51 A unanimous High Court rejected the section 80 (trial by jury) argument. Mason CJ, Wilson, Brennan, Dawson & Toohey JJ rejected the separation of powers argument on the basis that although the Defence Force Magistrate was exercising judicial power, he was not exercising the judicial power of the Commonwealth because section 51(vi) of the Constitution enabled laws to be made for a military disciplinary code outside Chapter III and to impose a duty to act judicially on those administering that code.

52 (1989) 166 CLR 518 at 545 per Mason CJ, Wilson & Dawson JJ.

53 (1989) 166 CLR 518 at 755 per Brennan & Toohey JJ—quoted in S Gaegler, ‘Gnawing at a file: An analysis of Re Tracey: Ex parte Ryan’, University of Western Australia Law Review, 20(1), June 1990, pp. 47-60 at p. 57.

54 Explanatory Memorandum, p. 8.

55 John Topley et al. Cadets: The Future. Review. A Strategy for the Australian Services Cadet Scheme, 2000.

56 ibid, p. 45.

57 Paragraph 124(1)(gc), Defence Act.

58 Defence (Inquiry) Amendment Regulations 2000 (No. 1) No. 327, Explanatory Statement.

59 Within limits—for instance, an answer cannot be compelled if the witness is a defendant in ‘live’ criminal proceedings. Further, compelled evidence is not admissible in criminal or civil proceedings against the witness, unless he or she is being prosecuted for false testimony. See subsections 124(2B) & (2C), Defence Act.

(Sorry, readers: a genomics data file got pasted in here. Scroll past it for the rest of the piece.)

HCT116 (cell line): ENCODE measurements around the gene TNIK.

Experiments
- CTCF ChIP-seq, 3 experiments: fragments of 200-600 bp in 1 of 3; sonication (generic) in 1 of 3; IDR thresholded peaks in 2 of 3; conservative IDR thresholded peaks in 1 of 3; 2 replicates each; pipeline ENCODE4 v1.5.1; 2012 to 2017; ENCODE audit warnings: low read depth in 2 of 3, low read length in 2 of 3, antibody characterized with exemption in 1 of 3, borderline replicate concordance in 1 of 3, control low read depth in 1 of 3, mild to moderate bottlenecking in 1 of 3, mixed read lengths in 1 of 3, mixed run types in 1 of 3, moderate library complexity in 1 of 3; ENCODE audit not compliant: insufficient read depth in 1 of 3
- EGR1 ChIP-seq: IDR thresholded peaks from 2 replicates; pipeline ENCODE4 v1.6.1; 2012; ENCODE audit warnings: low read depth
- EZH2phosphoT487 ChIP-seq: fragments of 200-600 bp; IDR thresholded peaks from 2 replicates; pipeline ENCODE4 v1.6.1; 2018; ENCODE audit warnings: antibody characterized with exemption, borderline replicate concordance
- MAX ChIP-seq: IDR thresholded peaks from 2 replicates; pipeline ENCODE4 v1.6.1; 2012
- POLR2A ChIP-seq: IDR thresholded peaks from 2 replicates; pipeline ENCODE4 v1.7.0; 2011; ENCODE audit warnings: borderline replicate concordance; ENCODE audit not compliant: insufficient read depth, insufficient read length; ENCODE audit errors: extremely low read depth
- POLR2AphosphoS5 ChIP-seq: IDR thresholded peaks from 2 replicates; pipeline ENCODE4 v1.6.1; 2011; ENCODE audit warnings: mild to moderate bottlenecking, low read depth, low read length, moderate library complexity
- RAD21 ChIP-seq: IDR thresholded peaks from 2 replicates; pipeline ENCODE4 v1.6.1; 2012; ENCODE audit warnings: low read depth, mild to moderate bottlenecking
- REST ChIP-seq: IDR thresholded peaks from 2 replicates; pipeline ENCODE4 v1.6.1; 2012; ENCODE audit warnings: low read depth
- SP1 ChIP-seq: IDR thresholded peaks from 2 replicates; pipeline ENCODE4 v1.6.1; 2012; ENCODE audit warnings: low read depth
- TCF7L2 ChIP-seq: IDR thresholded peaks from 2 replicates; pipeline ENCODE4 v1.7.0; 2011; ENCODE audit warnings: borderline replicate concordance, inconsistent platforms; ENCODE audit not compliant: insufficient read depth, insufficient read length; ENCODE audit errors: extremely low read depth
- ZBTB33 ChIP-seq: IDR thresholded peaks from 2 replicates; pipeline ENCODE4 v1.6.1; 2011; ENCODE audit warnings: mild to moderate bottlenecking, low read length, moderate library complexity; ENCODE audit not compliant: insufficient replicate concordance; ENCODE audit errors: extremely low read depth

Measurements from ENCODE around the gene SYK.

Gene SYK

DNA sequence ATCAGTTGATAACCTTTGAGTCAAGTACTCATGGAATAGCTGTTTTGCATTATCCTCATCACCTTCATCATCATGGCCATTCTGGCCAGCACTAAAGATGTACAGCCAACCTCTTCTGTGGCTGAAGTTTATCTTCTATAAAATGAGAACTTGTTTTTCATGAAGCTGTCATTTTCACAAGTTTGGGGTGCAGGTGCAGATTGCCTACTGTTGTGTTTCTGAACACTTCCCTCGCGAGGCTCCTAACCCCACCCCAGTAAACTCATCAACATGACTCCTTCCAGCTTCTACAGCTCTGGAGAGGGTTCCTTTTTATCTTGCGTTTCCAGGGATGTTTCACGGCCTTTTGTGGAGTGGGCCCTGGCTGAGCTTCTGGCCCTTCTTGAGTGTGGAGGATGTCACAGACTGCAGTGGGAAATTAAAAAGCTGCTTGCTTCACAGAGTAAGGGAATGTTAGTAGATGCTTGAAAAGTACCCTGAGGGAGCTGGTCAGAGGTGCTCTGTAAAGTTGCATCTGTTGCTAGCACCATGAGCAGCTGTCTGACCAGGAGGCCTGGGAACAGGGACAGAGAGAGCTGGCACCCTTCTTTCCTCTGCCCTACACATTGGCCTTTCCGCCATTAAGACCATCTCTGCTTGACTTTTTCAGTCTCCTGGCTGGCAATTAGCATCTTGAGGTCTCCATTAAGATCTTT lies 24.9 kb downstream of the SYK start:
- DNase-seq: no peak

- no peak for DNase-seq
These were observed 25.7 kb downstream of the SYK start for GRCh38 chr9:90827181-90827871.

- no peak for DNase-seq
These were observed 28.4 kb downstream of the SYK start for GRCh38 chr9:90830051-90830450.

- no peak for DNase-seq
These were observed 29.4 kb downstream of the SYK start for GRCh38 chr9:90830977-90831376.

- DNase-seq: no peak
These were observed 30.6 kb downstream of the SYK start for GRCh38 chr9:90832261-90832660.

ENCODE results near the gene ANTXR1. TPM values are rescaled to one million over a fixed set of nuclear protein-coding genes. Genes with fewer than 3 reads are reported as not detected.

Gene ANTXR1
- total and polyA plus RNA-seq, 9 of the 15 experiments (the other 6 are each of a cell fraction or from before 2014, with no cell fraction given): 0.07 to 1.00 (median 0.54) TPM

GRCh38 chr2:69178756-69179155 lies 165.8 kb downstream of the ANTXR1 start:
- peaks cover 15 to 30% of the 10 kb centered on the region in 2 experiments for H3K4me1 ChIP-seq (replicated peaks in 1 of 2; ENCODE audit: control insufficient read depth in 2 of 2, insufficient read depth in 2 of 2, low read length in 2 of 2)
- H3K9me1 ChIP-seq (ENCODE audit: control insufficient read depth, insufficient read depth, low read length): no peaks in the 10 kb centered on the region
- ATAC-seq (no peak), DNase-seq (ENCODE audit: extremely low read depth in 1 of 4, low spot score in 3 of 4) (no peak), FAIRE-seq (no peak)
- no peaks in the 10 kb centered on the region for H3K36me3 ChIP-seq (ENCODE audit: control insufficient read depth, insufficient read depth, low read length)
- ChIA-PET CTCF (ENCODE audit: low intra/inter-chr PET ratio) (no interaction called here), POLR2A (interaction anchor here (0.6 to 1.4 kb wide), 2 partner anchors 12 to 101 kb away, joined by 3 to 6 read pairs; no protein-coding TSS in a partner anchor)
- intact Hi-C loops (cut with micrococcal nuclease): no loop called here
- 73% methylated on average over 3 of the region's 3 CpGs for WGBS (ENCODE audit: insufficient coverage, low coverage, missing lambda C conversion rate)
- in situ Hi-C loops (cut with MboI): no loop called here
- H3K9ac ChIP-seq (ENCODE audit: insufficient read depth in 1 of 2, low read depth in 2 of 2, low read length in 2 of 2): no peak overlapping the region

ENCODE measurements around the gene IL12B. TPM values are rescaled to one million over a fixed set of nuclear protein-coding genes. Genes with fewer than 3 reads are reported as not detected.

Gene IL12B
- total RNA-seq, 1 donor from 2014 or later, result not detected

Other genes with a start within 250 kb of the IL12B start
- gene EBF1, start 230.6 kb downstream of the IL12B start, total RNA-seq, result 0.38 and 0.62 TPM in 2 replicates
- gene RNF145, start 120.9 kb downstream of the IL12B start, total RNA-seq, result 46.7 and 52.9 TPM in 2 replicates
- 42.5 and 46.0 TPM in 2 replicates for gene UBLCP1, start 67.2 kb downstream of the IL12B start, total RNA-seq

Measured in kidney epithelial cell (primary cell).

18 Defence Legislation Amendment Bill 2003

Warning:

This Digest was prepared for debate. It reflects the legislation as introduced and does not canvass subsequent amendments.

This Digest does not have any official legal status. Other sources should be consulted to determine the subsequent official status of the Bill.

60 The protections that apply to witnesses before courts of inquiry and boards of inquiry also apply.

61 http://www.dha.gov.au

62 http://www.dha.gov.au

63 There are two classes of incapacitated ex-member under the Home Loans Act. First, there are incapacitated ex-members who on or after 15 May 1991, are discharged from the Defence Force because of a compensable disability. Second, there are incapacitated ex-members who were discharged before this date. This second class of ex-member stopped being eligible to apply for Home Loans Act assistance on 1 December 1994. The amendments made by item 27 affect the first category of ex-member, not the second category.

64 See, for example, Defence Legislation Amendment (Application of Criminal Code) Regulations 2001 (No. 1), Explanatory Statement, p. 1.

65 Explanatory Memorandum, p. 12.